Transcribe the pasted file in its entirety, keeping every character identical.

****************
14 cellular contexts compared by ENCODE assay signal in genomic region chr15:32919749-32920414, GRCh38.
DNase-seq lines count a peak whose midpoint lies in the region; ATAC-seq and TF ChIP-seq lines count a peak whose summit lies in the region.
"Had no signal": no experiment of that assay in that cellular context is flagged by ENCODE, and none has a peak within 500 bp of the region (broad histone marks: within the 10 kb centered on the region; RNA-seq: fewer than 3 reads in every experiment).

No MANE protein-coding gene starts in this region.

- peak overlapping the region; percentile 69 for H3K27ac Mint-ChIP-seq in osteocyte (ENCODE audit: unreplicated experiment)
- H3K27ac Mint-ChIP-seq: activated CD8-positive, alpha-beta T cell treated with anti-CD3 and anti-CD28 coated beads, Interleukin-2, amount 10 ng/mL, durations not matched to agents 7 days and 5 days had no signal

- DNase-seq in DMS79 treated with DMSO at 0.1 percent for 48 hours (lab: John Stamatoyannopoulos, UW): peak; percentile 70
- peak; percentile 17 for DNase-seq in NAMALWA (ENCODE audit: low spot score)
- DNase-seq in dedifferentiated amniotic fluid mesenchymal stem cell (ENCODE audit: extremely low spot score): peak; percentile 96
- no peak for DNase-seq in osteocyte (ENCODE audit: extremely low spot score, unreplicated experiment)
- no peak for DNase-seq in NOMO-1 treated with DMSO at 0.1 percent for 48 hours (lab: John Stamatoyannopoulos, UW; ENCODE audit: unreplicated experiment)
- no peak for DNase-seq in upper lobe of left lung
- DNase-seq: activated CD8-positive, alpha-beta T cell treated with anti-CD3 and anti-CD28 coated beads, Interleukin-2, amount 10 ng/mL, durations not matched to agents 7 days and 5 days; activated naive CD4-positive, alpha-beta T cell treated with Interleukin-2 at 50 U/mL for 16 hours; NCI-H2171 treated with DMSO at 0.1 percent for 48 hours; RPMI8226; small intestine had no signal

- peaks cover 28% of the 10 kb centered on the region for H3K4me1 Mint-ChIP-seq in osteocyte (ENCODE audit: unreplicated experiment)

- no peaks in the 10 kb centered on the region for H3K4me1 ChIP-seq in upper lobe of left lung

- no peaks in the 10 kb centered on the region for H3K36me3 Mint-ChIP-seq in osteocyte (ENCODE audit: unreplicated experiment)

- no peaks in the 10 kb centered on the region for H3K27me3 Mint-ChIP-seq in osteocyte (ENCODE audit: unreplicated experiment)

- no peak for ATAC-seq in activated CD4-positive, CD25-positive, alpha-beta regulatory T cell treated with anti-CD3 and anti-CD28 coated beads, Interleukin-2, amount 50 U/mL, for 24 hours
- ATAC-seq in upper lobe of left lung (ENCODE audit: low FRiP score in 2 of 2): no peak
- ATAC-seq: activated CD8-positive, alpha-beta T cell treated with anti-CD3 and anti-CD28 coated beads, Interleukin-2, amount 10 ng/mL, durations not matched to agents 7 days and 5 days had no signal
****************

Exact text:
14 cellular contexts compared by ENCODE assay signal in genomic region chr15:32919749-32920414, GRCh38.
DNase-seq lines count a peak whose midpoint lies in the region; ATAC-seq and TF ChIP-seq lines count a peak whose summit lies in the region.
"Had no signal": no experiment of that assay in that cellular context is flagged by ENCODE, and none has a peak within 500 bp of the region (broad histone marks: within the 10 kb centered on the region; RNA-seq: fewer than 3 reads in every experiment).

No MANE protein-coding gene starts in this region.

- peak overlapping the region; percentile 69 for H3K27ac Mint-ChIP-seq in osteocyte (ENCODE audit: unreplicated experiment)
- H3K27ac Mint-ChIP-seq: activated CD8-positive, alpha-beta T cell treated with anti-CD3 and anti-CD28 coated beads, Interleukin-2, amount 10 ng/mL, durations not matched to agents 7 days and 5 days had no signal

- DNase-seq in DMS79 treated with DMSO at 0.1 percent for 48 hours (lab: John Stamatoyannopoulos, UW): peak; percentile 70
- peak; percentile 17 for DNase-seq in NAMALWA (ENCODE audit: low spot score)
- DNase-seq in dedifferentiated amniotic fluid mesenchymal stem cell (ENCODE audit: extremely low spot score): peak; percentile 96
- no peak for DNase-seq in osteocyte (ENCODE audit: extremely low spot score, unreplicated experiment)
- no peak for DNase-seq in NOMO-1 treated with DMSO at 0.1 percent for 48 hours (lab: John Stamatoyannopoulos, UW; ENCODE audit: unreplicated experiment)
- no peak for DNase-seq in upper lobe of left lung
- DNase-seq: activated CD8-positive, alpha-beta T cell treated with anti-CD3 and anti-CD28 coated beads, Interleukin-2, amount 10 ng/mL, durations not matched to agents 7 days and 5 days; activated naive CD4-positive, alpha-beta T cell treated with Interleukin-2 at 50 U/mL for 16 hours; NCI-H2171 treated with DMSO at 0.1 percent for 48 hours; RPMI8226; small intestine had no signal

- peaks cover 28% of the 10 kb centered on the region for H3K4me1 Mint-ChIP-seq in osteocyte (ENCODE audit: unreplicated experiment)

- no peaks in the 10 kb centered on the region for H3K4me1 ChIP-seq in upper lobe of left lung

- no peaks in the 10 kb centered on the region for H3K36me3 Mint-ChIP-seq in osteocyte (ENCODE audit: unreplicated experiment)

- no peaks in the 10 kb centered on the region for H3K27me3 Mint-ChIP-seq in osteocyte (ENCODE audit: unreplicated experiment)

- no peak for ATAC-seq in activated CD4-positive, CD25-positive, alpha-beta regulatory T cell treated with anti-CD3 and anti-CD28 coated beads, Interleukin-2, amount 50 U/mL, for 24 hours
- ATAC-seq in upper lobe of left lung (ENCODE audit: low FRiP score in 2 of 2): no peak
- ATAC-seq: activated CD8-positive, alpha-beta T cell treated with anti-CD3 and anti-CD28 coated beads, Interleukin-2, amount 10 ng/mL, durations not matched to agents 7 days and 5 days had no signal